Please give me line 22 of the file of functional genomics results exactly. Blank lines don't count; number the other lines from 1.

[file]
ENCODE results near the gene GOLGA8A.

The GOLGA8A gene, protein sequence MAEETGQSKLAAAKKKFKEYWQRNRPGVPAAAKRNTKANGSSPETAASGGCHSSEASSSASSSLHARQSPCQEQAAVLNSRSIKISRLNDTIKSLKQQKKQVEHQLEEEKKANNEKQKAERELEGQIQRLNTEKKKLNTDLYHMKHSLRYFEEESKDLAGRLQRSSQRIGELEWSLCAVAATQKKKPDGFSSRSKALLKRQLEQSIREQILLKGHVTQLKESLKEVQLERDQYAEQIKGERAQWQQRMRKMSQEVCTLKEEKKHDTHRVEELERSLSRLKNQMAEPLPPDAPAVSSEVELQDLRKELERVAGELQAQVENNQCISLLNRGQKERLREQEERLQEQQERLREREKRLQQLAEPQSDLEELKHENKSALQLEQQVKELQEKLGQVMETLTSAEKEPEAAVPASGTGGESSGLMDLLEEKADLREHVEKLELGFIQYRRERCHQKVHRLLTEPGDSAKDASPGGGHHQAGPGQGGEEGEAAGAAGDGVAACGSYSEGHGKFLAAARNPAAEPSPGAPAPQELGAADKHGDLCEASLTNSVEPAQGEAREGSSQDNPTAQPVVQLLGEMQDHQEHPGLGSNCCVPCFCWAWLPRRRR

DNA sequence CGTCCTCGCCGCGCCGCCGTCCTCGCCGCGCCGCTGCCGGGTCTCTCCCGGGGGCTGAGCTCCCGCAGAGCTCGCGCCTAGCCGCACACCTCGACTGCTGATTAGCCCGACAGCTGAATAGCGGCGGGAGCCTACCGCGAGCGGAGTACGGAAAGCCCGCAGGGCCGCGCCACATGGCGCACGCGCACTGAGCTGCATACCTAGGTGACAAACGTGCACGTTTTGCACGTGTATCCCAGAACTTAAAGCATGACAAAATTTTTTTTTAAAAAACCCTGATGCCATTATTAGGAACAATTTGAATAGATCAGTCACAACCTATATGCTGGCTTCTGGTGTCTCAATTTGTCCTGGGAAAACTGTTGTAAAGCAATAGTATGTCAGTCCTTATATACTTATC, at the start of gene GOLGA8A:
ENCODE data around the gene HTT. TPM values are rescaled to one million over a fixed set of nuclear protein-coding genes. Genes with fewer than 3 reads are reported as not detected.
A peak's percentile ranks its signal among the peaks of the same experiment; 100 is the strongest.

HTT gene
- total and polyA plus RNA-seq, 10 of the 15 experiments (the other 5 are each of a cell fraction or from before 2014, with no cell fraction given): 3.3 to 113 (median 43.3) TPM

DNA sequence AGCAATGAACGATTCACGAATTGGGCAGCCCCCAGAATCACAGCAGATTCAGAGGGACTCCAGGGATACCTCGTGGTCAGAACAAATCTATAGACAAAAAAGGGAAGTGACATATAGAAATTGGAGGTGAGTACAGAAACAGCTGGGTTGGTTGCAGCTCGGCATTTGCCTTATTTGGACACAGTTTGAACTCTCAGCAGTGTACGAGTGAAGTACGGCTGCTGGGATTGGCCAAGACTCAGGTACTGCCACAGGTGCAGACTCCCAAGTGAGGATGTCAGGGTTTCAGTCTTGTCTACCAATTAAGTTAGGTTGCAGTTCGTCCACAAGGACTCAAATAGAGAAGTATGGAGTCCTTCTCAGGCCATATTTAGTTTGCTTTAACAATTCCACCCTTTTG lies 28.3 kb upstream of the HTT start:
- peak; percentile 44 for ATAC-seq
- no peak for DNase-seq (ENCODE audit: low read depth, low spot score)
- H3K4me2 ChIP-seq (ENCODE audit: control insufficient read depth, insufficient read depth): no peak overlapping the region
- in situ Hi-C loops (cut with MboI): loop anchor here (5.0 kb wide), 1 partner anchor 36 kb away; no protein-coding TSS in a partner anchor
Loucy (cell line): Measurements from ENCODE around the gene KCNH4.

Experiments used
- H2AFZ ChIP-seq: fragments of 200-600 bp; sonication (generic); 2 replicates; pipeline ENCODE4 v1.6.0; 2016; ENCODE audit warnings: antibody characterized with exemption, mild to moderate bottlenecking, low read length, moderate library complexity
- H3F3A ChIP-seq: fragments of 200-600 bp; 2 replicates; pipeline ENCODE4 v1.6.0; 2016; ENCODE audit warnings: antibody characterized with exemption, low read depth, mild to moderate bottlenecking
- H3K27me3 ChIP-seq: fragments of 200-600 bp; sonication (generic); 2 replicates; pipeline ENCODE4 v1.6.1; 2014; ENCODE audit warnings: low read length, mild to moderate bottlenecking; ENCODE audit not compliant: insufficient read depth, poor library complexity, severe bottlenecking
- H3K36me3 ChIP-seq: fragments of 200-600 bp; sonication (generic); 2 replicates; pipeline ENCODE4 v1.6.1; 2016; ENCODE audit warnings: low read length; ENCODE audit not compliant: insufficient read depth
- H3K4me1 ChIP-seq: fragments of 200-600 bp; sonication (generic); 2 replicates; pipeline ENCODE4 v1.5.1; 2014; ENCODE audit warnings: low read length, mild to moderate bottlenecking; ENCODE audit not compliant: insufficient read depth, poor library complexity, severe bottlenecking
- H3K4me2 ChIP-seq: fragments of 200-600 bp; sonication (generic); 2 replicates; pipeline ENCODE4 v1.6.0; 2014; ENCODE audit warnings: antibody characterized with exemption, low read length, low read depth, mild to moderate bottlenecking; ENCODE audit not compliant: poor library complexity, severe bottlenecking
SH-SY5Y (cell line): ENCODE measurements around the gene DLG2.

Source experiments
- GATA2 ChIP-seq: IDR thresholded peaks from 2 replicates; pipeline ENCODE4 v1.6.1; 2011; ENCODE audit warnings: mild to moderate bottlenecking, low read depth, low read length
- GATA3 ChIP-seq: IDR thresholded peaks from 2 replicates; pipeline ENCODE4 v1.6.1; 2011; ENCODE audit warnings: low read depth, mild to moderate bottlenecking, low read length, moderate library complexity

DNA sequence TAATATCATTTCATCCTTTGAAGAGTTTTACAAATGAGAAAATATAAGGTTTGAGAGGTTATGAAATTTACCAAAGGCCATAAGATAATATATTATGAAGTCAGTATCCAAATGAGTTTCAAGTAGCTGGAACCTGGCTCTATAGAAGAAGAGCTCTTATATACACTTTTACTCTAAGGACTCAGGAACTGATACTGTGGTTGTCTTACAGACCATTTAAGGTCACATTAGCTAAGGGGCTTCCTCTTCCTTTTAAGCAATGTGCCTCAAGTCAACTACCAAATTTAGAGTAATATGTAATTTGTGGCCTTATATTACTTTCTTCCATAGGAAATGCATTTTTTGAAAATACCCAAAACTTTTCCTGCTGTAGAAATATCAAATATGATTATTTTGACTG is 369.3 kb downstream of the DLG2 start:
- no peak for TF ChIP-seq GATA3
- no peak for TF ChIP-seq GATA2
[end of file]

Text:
Source experiments